I asked my shrink what should I try
Could I fall in love again or fucking give up
This was his wise reply

Que sera, sera
Whatever will be, will be
The future’s not ours to see
Que sera, sera
What will be, will be

What will be, will be
Que sera, sera.

Posted in humor, Life, love, madness, marriage, misanthropy, My Life, poem, poetry, relationships, sex | Tagged: , , , , , , | Leave a Comment »

The Picklement

Posted by O'Maolchaithaigh on September 16, 2010

The boy’s nickname was Terry. He didn’t particularly like his name, because a lot of girls had the same one, and it sounded like a child’s name anyway.  He’d started out with Terrance, but in 1st grade the other boys called him Clarence instead.  It always got a laugh, but not from Terry.  It sounded like the name of a clown, or some snooty rich kid in a story.
After grade school, he changed his name to Bob, although Bob didn’t have much of a ring to it.  Still, it seemed a nice unambiguously masculine name, and much more adult sounding than Terry, or Terrance.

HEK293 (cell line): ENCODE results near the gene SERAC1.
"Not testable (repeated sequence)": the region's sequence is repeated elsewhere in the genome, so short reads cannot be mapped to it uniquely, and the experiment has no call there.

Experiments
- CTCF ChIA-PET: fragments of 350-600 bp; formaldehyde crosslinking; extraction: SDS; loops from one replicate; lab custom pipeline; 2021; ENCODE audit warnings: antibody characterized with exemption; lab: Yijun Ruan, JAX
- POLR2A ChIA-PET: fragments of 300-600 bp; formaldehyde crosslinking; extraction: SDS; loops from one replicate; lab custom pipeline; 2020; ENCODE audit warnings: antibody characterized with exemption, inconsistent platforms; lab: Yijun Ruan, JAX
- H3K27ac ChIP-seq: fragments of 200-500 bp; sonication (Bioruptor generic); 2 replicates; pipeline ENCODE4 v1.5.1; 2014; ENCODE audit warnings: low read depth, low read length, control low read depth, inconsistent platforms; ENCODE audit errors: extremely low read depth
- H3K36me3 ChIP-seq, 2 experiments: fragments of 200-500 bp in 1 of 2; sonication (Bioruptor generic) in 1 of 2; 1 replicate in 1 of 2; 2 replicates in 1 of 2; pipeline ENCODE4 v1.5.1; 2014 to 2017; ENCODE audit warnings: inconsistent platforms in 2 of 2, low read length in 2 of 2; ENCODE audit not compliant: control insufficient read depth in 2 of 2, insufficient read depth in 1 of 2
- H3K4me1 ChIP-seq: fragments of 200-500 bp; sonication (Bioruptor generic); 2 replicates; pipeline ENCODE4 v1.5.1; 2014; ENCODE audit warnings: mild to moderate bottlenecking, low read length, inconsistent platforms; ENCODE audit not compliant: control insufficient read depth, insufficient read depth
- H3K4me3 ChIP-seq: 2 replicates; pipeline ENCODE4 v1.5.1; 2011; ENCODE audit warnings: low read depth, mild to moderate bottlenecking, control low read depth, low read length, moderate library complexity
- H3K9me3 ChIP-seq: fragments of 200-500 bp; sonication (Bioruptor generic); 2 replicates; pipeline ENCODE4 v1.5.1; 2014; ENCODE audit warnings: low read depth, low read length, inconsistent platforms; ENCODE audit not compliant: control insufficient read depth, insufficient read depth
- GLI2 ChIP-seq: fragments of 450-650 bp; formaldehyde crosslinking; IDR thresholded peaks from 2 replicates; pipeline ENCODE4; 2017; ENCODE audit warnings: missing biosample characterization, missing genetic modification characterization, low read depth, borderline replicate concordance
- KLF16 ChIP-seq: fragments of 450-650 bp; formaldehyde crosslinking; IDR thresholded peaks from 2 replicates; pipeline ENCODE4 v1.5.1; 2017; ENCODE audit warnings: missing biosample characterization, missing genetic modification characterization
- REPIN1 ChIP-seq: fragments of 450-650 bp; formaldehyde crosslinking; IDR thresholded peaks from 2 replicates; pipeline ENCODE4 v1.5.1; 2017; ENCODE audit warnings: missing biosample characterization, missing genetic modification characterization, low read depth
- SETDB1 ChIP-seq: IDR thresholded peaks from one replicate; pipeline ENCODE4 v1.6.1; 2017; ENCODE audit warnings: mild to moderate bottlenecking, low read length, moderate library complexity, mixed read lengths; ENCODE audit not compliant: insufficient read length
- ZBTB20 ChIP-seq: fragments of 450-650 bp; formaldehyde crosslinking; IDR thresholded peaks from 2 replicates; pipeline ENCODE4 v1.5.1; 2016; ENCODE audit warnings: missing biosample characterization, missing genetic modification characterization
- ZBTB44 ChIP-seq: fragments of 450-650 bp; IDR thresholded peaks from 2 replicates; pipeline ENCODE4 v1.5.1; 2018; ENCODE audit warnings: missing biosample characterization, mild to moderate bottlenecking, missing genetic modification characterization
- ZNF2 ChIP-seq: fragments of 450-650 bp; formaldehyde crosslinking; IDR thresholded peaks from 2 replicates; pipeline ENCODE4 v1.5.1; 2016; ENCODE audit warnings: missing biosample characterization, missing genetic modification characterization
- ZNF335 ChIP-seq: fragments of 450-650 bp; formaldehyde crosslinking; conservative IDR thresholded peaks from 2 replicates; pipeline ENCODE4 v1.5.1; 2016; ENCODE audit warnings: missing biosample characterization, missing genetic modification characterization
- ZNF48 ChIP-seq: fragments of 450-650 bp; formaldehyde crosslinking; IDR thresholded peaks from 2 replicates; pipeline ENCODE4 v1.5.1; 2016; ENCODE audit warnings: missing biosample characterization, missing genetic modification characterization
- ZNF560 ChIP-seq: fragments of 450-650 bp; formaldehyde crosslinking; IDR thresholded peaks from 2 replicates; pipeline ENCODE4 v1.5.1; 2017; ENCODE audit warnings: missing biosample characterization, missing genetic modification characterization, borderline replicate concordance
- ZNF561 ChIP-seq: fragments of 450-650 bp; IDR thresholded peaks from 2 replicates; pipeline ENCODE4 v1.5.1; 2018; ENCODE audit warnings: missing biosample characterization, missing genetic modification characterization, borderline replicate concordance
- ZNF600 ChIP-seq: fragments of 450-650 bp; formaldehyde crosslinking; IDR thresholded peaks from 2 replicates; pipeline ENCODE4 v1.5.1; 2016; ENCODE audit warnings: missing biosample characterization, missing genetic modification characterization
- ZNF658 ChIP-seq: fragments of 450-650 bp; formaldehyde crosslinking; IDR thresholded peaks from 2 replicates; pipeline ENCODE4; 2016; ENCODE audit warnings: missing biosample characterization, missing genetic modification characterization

Bob, as a name, worked fairly well for Terry.  People didn’t stumble all over it, like they did with Terry, confusing his name with Gerry,  Perry, Harry, but most often, oddly enough, with Larry.  He wondered if it had to do with Larry, Moe and Curly,  since the most common misunderstanding of his name was always Larry.  He tried emphasizing the T whenever he said Terry, but it didn’t help.  People just don’t get Terry usually until the third try.  It made introductions tedious, even though people always smiled, and often apologized.
Terry went by Bob all through high school.  He liked it.  People seemed to respond better.  He was older than he’d been of course, but high school boys are not generally known for their maturity, and Terry, or even Terrance could still have been disastrous.  If there was one thing Terry hated more than anything else, it was being teased.  Still, boys will use just about anything to tease another boy.  The school insisted that everyone wear ties.